Set of 5 blank boomerangs ready for the children to paint. These make great gifts for the children to paint and give to parents. 100% Authentic Aboriginal Art
Size 12 cm L
A returning boomerang is designed to return to the thrower. It is well known as a weapon used by Indigenous Australians for hunting. Boomerangs have been historically used for hunting, as well as sport and entertainment. They are commonly thought of as an Australian icon, and come in various shapes and sizes.
100% Authentic Aboriginal Art! Set of 5 These make great gifts for the children to give to parents. Bull-roarer, pseudomusical instrument or device that produces a howling or whirring sound when whirled through the air. The bull-roarer is commonly a flat piece of wood measuring from 4 to 14 inches (10 to 35 cm) in length and fastened at one end to a thong or string.Along with the didgeridoo, it was a prominent musical technology among the Australian Aborigines, used in ceremonies across the continent. Along with the didgeridoo, it was a prominent musical technology among the Australian Aborigines, used in ceremonies across the continent
size 11 cm L
Set of 5 Killer Boomerang ready for the children to dot paint. They make great gifts for the children to give to parents.
100% Authentic Aboriginal Art . This is a hook shaped weapon traditionally used by Aboriginals distinctly marked to symbolise clan. it was used in ceremony, hand to hand combat and tribal skirmishes.People used these large boomerangs to hunt birds, kangaroos and emus. This is a traditional hunting and killing boomerang. It is meant to travel in the direction thrown and not return to the thrower. Non-returning boomerangs are larger and heavier than the returning boomerangs and have a hook shape.
size 13 cm L
Set of 5 Clapsticks ready for the children to dot paint. They make great gifts for the children to give to parents.
Clapsticks, also spelt clap sticks and also known as bilma, bimli, clappers, musicstick or just stick, are a traditional Australian Aboriginal instrument. They serve to maintain rhythm in voice chants, often as part of an Aboriginal ceremony.
100% Authentic Aboriginal Art Mini Clapsticks An Aboriginal music stick used to clap together in unison to the Didgeridoo. It was made and crafted from native timbers and traditionally played during “Corroboree” or ceremony.
Size 7 cm L
The one on show depicts what they look like once the children have painted them!
This is an Aboriginal hunting tool used to attract emus. Banging the smaller hollow end with the flat of their hand produced an unusual sound that aroused the emu's curiosity and lured it away from the nest so that the Aborigines could safely steal the emu eggs. Made the same way as a didgeridoo.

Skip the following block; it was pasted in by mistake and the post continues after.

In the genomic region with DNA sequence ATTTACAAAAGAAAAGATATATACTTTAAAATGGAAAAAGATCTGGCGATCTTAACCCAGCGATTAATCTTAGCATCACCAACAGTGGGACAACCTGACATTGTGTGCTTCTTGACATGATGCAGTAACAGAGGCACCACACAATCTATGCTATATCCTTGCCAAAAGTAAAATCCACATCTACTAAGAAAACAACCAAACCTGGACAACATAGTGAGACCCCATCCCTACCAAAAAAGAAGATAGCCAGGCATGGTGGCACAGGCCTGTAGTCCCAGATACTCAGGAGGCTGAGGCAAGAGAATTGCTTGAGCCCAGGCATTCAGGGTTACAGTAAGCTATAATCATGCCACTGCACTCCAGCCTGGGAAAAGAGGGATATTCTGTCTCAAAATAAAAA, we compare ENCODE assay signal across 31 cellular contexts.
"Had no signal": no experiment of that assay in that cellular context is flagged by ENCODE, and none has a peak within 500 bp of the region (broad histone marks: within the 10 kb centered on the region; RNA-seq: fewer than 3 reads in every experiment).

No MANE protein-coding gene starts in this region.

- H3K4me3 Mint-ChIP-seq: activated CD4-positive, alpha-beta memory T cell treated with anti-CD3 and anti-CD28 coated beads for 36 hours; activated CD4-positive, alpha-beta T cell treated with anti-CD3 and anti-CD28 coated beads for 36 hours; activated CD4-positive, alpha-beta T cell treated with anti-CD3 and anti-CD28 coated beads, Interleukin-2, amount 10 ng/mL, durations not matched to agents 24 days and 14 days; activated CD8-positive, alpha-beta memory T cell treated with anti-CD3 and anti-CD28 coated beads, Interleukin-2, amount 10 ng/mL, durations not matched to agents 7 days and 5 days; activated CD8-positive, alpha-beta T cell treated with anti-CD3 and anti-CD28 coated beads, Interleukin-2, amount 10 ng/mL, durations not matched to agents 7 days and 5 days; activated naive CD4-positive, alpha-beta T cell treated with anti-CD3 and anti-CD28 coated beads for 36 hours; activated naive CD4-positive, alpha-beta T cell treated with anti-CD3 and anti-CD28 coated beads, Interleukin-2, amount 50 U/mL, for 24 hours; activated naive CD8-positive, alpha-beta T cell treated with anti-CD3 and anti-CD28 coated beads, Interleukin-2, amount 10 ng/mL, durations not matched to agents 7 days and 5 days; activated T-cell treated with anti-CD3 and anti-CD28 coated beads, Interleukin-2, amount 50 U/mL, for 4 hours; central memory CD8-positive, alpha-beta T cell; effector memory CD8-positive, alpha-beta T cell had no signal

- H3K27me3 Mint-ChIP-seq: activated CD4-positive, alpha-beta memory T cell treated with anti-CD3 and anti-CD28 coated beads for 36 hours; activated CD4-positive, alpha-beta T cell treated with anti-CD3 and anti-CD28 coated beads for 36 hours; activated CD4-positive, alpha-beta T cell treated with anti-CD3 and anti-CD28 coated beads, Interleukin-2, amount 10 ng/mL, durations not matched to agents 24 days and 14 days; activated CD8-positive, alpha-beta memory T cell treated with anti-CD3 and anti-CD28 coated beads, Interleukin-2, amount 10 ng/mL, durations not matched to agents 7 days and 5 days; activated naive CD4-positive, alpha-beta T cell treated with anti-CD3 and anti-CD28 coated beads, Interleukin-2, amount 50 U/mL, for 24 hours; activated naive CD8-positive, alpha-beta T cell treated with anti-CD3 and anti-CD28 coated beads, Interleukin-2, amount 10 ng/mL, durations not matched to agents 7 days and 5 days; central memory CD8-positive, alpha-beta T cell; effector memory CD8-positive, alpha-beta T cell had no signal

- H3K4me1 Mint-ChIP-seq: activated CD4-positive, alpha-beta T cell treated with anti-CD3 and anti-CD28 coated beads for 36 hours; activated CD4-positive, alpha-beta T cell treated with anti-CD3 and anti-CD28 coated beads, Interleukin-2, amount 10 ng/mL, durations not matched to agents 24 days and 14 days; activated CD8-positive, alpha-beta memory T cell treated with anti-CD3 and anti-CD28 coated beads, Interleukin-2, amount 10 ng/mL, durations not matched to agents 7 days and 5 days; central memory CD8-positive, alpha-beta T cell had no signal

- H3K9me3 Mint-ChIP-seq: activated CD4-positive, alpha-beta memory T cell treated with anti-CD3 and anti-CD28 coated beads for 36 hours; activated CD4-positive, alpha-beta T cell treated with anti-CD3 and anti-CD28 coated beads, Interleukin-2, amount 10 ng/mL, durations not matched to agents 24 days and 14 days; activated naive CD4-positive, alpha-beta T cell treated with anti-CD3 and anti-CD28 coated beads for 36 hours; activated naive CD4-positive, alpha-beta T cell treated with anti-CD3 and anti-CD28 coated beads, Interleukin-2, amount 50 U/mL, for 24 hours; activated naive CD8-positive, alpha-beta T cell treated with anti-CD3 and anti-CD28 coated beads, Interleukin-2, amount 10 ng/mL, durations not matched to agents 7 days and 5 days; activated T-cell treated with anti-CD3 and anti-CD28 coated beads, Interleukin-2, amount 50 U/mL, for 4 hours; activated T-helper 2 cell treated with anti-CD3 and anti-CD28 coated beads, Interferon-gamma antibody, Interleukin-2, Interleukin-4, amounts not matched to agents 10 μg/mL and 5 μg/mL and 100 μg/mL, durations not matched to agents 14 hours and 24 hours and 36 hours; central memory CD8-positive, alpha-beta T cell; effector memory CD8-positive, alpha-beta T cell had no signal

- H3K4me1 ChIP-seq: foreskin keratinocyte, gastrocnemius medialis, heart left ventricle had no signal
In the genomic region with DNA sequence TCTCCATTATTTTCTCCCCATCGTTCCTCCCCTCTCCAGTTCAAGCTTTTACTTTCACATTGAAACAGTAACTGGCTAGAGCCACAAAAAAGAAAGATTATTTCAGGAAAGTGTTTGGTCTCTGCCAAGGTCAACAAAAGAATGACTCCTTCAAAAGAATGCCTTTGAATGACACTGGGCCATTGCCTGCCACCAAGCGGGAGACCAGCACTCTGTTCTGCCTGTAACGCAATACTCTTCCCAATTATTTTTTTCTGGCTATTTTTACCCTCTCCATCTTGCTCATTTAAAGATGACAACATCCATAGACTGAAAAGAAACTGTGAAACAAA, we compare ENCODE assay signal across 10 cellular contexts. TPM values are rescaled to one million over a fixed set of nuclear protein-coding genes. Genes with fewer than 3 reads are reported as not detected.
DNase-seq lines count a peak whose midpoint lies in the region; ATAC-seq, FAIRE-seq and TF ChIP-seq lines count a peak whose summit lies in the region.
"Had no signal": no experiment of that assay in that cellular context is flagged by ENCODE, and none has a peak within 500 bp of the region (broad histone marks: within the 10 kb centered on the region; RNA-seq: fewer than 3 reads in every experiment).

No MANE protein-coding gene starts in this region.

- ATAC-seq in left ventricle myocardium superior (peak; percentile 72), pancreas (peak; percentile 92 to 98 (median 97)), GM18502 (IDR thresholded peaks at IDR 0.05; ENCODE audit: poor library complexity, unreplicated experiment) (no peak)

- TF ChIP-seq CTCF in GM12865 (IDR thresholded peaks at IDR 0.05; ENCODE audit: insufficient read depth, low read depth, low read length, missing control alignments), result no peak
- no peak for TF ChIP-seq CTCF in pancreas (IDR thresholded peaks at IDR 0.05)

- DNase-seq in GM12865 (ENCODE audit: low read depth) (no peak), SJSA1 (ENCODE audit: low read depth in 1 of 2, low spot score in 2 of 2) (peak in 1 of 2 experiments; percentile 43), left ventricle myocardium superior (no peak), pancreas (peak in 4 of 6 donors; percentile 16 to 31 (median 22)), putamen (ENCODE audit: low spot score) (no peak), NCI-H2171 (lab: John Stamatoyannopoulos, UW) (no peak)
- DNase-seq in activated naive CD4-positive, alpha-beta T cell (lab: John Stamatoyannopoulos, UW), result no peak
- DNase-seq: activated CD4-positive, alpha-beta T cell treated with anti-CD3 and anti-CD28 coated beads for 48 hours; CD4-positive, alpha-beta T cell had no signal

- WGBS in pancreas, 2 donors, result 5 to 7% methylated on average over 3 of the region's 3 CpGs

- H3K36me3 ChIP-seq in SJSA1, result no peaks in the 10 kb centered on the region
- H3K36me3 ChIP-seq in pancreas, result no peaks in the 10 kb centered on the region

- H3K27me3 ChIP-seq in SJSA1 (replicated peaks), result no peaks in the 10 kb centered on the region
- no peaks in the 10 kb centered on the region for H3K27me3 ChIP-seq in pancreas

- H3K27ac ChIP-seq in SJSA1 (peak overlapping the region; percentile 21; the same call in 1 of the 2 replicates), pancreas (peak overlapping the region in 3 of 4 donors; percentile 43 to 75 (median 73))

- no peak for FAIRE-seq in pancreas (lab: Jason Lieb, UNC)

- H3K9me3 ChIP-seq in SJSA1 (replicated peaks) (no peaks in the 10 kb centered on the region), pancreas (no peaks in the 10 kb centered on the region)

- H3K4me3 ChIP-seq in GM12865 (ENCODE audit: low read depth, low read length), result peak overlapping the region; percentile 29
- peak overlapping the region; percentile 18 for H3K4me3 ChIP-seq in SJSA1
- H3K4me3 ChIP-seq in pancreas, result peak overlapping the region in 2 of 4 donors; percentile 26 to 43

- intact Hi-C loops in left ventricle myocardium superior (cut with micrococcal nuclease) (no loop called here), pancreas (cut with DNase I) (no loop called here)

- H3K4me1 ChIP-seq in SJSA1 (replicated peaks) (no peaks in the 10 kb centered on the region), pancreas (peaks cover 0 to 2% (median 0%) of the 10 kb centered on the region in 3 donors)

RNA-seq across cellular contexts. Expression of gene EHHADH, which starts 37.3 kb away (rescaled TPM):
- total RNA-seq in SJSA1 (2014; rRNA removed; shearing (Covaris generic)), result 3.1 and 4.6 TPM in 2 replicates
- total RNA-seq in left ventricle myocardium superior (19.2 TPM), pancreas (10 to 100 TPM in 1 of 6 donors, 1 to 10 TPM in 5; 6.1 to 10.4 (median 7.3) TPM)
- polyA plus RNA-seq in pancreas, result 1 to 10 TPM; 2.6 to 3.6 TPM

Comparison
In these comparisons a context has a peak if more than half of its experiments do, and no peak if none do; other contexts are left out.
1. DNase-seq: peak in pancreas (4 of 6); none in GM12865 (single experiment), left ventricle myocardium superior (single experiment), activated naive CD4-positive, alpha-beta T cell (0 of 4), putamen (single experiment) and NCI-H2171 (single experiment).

Made by Aboriginal people residing in NSW
Size :between 3-4 cm L
100% Authentic Aboriginal Art. Set of 5 Blank snakes for the children to decorate, these make great gifts for the children to give to parents . Size 15 cm L
In the Dreamtime, the Rainbow Serpent helped the world along with rain. At the beginning of time, the Rainbow Serpent awoke from its sleep and pushed through the Earth's crust. As it travelled over the empty land, it left behind deep tracks. The Rainbow Serpent called to the frogs to come out from beneath the earth. It tickled the frogs' bellies, and when they laughed, water poured out from their open mouths. The water filled the Rainbow Serpent's deep tracks, making rivers and lakes. Slowly, grass began to grow. Then all kind of creatures in Australia – birds, lizards, snakes, kangaroos, koalas, and dingoes – woke up and took their places on the earth.[
This7 piece set will make a great Aboriginal display in your foyer! The snake is the longest piece, it is 11 cm L. the emu caller is the smallest at 4 cm L.
Dot painting originated 40 years ago back in 1971. Geoffrey Bardon was assigned as an art teacher for the children of the Aboriginal people in Papunya, near Alice Springs. He noticed whilst the Aboriginal men were telling stories they would draw symbols in the sand.
Bardon encouraged his students to paint a mural based on traditional dreamings on the school walls. The murals sparked incredible interest in the community. He incited them to paint the stories onto canvas and board. Soon many of the men began painting as well.
At first they used cardboard or pieces of wood, which was later replaced by canvas.This began the famous Papunya Tula Art Movement.Bardon helped the Aboriginal artists transfer depictions of their stories from desert sand to paint on canvas.
The Aboriginal artists soon became concerned that the sacred-secret objects they painted were being seen not only by Westerners, but Aboriginal people from different regions that were not privy to their tribal stories.
They did not want them to understand or learn the sacred, restricted parts of their stories so the artists decided to eliminate the sacred elements and abstracted the designs into dots to conceal their sacred meanings.